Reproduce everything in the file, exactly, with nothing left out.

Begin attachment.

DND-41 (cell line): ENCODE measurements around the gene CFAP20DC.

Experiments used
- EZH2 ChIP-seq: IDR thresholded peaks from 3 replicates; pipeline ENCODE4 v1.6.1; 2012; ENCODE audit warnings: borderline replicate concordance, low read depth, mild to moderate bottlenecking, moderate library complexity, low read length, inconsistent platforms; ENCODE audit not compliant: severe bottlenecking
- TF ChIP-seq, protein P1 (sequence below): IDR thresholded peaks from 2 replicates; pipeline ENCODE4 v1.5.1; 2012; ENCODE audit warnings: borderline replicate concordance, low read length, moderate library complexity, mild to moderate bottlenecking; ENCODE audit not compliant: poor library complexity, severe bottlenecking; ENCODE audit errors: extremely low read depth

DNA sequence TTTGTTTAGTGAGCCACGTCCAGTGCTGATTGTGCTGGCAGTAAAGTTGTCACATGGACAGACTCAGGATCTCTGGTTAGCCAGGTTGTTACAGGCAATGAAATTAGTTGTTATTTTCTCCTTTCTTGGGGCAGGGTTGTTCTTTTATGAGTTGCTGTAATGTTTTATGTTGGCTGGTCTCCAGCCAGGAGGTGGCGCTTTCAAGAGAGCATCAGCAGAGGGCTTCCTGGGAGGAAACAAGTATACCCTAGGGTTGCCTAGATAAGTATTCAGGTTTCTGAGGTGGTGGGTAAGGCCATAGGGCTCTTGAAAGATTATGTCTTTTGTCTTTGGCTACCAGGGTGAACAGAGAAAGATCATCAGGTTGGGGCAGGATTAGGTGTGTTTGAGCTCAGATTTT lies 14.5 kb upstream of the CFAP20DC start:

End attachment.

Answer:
DND-41 (cell line): ENCODE measurements around the gene CFAP20DC.

Experiments used
- EZH2 ChIP-seq: IDR thresholded peaks from 3 replicates; pipeline ENCODE4 v1.6.1; 2012; ENCODE audit warnings: borderline replicate concordance, low read depth, mild to moderate bottlenecking, moderate library complexity, low read length, inconsistent platforms; ENCODE audit not compliant: severe bottlenecking
- TF ChIP-seq, protein P1 (sequence below): IDR thresholded peaks from 2 replicates; pipeline ENCODE4 v1.5.1; 2012; ENCODE audit warnings: borderline replicate concordance, low read length, moderate library complexity, mild to moderate bottlenecking; ENCODE audit not compliant: poor library complexity, severe bottlenecking; ENCODE audit errors: extremely low read depth

DNA sequence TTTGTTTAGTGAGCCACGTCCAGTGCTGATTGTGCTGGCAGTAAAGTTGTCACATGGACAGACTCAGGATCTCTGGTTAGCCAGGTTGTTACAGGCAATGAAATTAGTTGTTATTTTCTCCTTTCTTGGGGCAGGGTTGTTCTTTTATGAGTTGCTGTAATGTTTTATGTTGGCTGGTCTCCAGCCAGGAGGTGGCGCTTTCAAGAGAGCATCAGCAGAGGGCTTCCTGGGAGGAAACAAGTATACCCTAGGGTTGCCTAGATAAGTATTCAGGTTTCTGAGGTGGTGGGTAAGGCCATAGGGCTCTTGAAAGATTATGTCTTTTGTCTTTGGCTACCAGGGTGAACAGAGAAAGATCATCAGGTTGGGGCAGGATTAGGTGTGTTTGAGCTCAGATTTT lies 14.5 kb upstream of the CFAP20DC start: